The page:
Young Chinese scientists who got their PhDs overseas and returned to China as part of a state-run talent drive published more papers after their return than did their peers who stayed abroad. The productivity bump can be explained by returnees’ access to greater funding and an abundant research workforce, according to the authors of an analysis published in Science1. The findings come as geopolitical competition between the United States and China mounts.
In 2008, China began enticing expatriate scientists and foreign researchers to relocate to China through its Thousand Talents Plan, which aims to make the nation a global leader in science and technology.
Despite the programme’s prestige, government agencies in the United States and elsewhere have regarded it with suspicion, because of its potential to increase the flow of technical know-how to China. In 2018, the administration of former US president Donald Trump launched the China Initiative, to protect US laboratories and businesses from espionage. And the same year, the Chinese government stopped publicly naming Thousand Talents Plan recipients because of the negative career impact that the association might have.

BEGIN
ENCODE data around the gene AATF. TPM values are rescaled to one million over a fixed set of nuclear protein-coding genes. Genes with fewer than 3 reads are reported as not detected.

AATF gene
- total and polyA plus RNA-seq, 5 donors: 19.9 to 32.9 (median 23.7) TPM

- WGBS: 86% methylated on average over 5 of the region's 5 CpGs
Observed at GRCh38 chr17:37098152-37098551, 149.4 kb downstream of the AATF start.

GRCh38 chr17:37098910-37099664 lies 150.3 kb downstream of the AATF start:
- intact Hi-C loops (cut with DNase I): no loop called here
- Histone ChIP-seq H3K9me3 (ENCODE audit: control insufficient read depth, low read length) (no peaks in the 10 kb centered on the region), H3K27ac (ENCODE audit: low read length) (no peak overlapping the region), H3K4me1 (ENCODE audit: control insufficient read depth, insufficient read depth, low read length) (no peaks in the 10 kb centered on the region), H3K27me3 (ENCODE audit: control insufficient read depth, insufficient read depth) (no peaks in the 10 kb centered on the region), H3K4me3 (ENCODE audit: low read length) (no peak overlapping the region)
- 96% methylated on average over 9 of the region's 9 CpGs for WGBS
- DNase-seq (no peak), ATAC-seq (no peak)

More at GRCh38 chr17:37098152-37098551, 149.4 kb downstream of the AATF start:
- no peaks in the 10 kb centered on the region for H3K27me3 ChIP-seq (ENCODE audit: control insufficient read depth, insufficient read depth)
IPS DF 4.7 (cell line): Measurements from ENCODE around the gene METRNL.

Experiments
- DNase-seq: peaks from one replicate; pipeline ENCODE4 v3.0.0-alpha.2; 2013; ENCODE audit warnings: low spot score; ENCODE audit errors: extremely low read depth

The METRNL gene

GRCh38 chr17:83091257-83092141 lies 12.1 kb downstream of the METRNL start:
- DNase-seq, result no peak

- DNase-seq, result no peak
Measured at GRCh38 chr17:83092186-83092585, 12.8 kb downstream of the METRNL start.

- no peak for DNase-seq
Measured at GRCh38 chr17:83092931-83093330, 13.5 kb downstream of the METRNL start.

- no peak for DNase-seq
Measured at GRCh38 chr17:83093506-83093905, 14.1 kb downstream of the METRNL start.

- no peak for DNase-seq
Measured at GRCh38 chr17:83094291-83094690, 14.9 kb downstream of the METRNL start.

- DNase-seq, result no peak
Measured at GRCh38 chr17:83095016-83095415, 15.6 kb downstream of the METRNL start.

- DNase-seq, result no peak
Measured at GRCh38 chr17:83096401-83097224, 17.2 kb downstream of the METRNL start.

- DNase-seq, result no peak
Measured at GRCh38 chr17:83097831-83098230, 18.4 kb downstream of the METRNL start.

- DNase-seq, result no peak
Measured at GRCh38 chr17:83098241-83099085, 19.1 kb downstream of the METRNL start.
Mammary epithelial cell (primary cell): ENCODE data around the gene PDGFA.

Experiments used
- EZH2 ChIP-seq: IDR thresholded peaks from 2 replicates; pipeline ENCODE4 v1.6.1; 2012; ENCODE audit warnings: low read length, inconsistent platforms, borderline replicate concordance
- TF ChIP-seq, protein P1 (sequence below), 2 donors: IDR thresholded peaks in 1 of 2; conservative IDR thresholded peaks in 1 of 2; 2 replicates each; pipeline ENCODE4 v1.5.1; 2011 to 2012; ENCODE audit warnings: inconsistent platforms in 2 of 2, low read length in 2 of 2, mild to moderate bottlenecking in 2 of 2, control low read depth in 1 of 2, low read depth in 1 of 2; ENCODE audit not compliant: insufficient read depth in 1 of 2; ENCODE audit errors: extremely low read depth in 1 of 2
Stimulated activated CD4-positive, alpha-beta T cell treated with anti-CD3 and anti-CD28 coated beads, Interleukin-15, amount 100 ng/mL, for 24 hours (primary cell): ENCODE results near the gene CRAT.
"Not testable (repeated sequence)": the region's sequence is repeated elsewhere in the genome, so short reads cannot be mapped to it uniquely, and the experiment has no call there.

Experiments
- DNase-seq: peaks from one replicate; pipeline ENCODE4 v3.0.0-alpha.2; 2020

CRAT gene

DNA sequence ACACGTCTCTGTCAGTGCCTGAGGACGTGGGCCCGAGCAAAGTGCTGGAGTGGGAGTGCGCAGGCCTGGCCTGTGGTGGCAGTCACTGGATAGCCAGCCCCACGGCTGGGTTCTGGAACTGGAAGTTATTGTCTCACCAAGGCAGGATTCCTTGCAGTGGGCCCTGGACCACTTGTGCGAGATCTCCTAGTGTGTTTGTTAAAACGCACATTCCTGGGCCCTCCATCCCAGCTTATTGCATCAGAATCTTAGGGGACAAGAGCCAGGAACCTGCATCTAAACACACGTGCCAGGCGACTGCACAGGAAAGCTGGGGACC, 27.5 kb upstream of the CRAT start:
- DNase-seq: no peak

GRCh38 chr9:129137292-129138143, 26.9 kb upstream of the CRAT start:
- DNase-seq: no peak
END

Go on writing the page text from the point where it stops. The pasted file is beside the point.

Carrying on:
The latest study focuses on a branch of the programme — the Young Thousand Talents (YTT) Plan — designed to attract early-career researchers to Chinese research posts. The programme offers researchers generous research packages, including an internationally competitive salary and start-up funds: between 2011 and 2017, when records were still publicly available, it offered grants to more than 3,000 researchers.
To gauge the programme’s success, the authors examined some 300 young Chinese researchers who had got their PhDs abroad, then received YTT grants between 2012 and 2014 and returned to academic positions in China.
They found that the grant recipients ranked in the top 15% for publication output in the five years before returning to China, when benchmarked against all early-career scientists in the United States. This suggests that the YTT programme was succeeding at attracting high-calibre scientists, the researchers conclude.
But they also found that scientists who rejected offers to participate in the programme, and stayed abroad, ranked even higher — in the top 10% for research productivity in the five years before they might have returned. These researchers were also more likely to have published as a last author on papers — which usually denotes seniority — in leading journals. Public-policy researcher Kathleen Vogel at Arizona State University in Tempe thinks that the main reason for these findings is that it’s hard to persuade top-notch researchers to leave elite institutions, where they already have access to funding and resources.
During a period of up to seven years after their return to China, YTT scholars experienced a rise in productivity compared with matched researchers who stayed in the United States. Returnees published 27% more papers — equating to approximately one more paper per year on average — including in journals ranked in the top 10% for a field, says co-author Yanbo Wang at the University of Hong Kong.